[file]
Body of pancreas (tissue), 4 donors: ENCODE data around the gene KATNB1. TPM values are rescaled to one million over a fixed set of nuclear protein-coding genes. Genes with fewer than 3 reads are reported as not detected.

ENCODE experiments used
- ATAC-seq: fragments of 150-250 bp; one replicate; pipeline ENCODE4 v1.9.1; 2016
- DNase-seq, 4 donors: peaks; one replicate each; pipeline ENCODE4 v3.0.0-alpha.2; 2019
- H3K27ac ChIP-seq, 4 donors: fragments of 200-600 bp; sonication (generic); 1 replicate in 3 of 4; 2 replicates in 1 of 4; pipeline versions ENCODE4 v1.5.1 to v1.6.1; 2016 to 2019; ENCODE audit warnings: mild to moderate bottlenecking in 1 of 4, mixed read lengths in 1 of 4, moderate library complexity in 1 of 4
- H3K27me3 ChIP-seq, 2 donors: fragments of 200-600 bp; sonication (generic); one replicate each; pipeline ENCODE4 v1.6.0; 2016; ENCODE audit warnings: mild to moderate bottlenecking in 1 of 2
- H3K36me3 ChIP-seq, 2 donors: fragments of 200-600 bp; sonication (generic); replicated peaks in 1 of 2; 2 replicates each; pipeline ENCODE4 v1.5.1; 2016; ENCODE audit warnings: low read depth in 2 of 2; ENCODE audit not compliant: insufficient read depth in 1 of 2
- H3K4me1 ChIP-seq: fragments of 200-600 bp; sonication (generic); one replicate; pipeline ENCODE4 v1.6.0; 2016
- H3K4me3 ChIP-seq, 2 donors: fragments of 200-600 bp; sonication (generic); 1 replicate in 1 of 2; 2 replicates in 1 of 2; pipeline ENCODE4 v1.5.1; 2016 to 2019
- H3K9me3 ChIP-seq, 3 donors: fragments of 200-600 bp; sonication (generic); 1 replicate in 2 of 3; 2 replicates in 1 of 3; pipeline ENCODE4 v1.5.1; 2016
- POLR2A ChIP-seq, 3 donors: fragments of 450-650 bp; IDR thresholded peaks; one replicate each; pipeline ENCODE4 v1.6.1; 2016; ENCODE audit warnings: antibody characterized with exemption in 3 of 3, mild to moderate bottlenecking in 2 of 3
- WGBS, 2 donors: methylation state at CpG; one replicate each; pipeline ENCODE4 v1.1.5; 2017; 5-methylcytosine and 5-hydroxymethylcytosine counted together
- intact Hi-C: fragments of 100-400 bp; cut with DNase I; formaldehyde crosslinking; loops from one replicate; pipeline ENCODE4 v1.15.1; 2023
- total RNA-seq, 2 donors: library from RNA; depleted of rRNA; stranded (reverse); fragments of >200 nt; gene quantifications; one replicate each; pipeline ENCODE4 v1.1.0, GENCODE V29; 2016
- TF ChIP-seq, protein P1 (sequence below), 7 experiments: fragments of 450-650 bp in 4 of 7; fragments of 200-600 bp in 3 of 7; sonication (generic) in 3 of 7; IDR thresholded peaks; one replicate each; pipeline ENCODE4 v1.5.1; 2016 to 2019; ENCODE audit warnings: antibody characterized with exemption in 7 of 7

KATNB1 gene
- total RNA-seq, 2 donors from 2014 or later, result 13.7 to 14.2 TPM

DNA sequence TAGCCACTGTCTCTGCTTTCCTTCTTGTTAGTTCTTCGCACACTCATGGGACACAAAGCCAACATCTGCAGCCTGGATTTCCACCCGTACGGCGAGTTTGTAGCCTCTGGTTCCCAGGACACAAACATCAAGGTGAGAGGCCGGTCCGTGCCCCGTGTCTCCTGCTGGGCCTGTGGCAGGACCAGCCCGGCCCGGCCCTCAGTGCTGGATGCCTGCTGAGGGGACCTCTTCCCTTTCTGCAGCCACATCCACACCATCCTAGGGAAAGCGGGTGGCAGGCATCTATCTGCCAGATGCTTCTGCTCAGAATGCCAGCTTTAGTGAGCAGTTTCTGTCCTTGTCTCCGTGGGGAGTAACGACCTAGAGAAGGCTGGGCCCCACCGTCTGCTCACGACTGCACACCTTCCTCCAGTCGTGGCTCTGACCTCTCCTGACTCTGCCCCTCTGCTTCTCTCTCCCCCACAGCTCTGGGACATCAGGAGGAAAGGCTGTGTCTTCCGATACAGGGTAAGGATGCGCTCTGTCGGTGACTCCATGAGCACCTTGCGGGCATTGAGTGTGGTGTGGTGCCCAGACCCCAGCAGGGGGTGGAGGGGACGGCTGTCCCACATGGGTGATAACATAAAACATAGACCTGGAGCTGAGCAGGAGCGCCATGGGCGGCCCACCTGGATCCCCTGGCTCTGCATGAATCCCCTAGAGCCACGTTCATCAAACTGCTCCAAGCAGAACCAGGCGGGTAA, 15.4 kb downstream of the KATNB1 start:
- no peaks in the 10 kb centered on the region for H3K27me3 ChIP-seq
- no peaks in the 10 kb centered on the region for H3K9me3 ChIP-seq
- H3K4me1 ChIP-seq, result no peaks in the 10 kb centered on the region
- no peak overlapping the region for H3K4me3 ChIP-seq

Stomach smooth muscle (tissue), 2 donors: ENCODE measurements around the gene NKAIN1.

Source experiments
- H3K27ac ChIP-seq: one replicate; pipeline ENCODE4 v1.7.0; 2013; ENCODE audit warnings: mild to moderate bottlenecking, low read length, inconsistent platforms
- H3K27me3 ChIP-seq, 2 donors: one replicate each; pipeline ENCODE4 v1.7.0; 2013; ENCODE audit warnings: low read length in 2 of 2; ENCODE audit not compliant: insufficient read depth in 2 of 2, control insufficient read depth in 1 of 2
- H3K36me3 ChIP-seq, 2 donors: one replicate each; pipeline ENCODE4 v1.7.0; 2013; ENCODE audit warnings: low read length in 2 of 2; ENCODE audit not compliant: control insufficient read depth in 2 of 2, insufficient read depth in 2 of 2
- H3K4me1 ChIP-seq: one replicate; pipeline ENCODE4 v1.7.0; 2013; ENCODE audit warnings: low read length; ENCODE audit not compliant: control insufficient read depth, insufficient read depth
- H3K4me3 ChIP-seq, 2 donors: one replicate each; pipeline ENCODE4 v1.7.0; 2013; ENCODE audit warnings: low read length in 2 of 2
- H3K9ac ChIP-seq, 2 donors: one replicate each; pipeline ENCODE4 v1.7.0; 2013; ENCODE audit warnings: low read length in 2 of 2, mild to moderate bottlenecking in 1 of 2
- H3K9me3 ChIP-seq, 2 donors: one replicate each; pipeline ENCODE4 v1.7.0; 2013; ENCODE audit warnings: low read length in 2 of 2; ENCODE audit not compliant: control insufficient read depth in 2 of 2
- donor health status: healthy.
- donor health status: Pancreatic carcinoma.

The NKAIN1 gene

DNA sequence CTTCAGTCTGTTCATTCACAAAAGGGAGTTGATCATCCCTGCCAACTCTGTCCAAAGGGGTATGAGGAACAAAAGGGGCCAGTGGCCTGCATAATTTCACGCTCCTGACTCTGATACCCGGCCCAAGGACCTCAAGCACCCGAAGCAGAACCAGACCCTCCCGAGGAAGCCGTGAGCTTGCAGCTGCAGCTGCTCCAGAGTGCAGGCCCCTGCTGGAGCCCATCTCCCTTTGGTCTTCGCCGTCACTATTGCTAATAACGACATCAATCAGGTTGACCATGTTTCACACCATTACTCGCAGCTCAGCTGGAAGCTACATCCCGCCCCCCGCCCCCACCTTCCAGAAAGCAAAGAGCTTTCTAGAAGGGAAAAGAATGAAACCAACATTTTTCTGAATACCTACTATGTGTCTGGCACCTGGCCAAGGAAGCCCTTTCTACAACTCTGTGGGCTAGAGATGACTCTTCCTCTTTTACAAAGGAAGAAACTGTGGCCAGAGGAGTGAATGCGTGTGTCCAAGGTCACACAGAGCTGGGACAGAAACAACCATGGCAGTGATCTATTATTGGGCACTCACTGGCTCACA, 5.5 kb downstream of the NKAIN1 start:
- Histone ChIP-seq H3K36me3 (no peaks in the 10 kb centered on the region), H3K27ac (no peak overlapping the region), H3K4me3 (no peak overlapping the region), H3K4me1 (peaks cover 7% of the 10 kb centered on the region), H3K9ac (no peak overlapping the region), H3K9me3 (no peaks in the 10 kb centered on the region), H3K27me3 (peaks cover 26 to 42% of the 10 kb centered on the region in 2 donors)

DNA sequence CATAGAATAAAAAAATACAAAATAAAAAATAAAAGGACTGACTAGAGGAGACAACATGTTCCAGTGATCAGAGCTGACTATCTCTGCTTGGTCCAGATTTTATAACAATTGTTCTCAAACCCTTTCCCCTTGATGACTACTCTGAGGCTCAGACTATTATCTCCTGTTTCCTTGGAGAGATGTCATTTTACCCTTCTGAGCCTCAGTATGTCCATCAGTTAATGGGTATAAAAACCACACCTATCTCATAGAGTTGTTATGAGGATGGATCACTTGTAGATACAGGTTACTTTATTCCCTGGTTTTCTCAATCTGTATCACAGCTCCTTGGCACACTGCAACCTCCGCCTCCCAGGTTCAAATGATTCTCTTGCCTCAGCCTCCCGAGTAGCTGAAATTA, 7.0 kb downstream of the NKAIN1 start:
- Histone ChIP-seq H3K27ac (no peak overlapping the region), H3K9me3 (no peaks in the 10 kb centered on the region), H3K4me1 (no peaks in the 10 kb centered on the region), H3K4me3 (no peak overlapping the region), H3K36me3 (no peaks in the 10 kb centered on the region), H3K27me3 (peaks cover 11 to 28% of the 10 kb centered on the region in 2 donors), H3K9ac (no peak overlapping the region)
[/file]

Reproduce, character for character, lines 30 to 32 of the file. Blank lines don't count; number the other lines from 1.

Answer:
- H3K9ac ChIP-seq, 2 donors: one replicate each; pipeline ENCODE4 v1.7.0; 2013; ENCODE audit warnings: low read length in 2 of 2, mild to moderate bottlenecking in 1 of 2
- H3K9me3 ChIP-seq, 2 donors: one replicate each; pipeline ENCODE4 v1.7.0; 2013; ENCODE audit warnings: low read length in 2 of 2; ENCODE audit not compliant: control insufficient read depth in 2 of 2
- donor health status: healthy.